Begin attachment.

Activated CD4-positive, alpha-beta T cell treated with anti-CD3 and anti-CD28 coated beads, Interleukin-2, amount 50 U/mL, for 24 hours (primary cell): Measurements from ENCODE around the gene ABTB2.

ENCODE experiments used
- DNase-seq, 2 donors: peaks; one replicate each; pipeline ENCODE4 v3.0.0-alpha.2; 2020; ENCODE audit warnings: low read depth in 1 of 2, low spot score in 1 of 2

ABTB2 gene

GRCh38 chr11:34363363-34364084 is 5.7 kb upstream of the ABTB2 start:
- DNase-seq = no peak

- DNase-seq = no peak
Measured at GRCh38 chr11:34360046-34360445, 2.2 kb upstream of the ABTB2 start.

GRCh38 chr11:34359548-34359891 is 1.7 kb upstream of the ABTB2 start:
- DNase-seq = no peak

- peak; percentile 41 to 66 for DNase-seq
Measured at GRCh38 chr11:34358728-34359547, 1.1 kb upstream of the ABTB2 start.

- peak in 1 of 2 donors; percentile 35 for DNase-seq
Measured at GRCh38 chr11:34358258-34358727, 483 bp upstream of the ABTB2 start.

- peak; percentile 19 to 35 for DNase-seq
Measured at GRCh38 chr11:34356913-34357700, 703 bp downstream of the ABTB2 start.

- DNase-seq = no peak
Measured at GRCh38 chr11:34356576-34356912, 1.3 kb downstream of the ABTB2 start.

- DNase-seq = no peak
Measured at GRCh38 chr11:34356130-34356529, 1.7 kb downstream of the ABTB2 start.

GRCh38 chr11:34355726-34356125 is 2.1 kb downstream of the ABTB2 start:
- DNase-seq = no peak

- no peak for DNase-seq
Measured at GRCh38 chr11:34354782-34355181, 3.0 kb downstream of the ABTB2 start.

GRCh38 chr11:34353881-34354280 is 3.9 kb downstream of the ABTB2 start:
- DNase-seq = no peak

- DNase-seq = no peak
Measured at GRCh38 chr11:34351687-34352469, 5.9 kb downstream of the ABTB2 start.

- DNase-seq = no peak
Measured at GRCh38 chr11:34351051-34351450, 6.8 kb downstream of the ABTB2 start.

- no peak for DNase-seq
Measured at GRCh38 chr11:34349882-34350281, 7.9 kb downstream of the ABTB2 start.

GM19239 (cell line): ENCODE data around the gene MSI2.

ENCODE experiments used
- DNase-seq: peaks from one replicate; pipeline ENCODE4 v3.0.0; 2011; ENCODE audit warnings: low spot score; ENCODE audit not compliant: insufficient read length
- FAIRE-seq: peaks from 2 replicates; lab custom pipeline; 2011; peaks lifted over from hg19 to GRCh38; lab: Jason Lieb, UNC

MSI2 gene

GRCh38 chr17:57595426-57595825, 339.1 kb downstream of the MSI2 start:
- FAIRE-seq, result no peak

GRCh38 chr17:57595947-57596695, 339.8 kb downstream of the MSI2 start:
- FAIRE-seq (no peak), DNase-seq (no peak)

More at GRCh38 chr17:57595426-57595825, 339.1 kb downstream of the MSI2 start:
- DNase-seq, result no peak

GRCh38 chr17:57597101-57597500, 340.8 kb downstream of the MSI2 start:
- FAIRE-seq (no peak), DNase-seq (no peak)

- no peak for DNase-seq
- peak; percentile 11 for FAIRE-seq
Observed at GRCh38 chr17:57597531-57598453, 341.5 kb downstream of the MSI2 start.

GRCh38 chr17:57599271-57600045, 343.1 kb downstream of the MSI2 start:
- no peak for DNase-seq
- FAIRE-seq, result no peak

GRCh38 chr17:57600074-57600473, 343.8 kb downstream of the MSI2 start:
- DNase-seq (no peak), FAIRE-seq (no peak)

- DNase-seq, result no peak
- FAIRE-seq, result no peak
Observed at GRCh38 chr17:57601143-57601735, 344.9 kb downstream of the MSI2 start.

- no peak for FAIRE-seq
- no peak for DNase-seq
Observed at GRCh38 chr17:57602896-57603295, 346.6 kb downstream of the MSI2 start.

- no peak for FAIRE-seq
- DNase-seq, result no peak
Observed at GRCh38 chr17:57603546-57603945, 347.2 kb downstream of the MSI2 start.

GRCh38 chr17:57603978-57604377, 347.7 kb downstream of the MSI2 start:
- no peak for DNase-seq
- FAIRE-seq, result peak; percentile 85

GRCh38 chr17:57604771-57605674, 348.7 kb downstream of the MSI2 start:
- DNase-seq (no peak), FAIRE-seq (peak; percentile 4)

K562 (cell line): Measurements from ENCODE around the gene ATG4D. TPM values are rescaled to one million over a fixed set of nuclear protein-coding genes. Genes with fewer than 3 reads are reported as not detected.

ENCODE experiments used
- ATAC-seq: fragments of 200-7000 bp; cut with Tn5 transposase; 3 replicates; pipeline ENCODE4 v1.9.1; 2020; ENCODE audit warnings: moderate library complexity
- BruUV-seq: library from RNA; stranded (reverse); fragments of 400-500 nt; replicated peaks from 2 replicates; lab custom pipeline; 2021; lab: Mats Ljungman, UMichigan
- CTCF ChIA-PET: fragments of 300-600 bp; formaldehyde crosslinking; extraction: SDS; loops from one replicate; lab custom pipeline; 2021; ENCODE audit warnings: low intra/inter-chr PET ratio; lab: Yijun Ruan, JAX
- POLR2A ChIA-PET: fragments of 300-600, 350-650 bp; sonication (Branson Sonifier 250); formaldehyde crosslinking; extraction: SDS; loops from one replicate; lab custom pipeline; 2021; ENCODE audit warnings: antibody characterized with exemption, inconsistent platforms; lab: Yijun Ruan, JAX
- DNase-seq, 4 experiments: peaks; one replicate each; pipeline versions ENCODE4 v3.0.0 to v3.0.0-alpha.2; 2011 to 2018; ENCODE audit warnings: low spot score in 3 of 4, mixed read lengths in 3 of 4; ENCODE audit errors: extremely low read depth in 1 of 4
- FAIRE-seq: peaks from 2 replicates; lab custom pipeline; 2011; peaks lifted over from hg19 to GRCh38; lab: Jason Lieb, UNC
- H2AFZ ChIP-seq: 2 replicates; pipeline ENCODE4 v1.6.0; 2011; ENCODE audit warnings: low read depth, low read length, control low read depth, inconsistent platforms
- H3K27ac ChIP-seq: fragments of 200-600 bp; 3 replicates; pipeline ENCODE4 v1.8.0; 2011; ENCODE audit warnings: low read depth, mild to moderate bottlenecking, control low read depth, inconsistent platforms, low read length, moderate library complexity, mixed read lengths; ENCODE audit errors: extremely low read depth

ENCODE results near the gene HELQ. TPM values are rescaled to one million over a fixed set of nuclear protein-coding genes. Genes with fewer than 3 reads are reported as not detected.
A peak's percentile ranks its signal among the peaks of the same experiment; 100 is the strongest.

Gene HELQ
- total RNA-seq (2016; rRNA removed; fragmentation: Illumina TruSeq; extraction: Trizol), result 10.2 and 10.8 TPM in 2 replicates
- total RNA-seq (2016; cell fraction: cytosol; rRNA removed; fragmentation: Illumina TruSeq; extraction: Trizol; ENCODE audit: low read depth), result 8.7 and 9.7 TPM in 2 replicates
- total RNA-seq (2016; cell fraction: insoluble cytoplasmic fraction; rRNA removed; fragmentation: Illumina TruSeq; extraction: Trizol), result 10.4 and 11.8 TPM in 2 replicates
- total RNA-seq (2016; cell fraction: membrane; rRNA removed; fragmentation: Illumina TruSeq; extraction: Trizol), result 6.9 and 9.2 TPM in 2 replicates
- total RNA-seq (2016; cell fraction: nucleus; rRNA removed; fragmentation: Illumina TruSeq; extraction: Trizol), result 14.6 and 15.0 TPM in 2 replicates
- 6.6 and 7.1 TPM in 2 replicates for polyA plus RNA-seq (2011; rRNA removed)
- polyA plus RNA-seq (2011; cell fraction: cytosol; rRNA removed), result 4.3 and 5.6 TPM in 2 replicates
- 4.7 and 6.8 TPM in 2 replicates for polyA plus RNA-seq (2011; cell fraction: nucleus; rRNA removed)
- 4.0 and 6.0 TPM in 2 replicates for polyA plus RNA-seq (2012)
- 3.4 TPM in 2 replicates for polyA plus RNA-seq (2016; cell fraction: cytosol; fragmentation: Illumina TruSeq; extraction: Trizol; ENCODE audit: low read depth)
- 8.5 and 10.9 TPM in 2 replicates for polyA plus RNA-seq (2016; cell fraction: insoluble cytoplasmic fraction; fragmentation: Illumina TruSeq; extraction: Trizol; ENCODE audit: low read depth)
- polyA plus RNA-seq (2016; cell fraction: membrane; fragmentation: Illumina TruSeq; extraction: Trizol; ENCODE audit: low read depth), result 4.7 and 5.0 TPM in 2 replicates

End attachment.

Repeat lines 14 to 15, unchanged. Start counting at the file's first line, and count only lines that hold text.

Measured at GRCh38 chr11:34358258-34358727, 483 bp upstream of the ABTB2 start.

- peak; percentile 19 to 35 for DNase-seq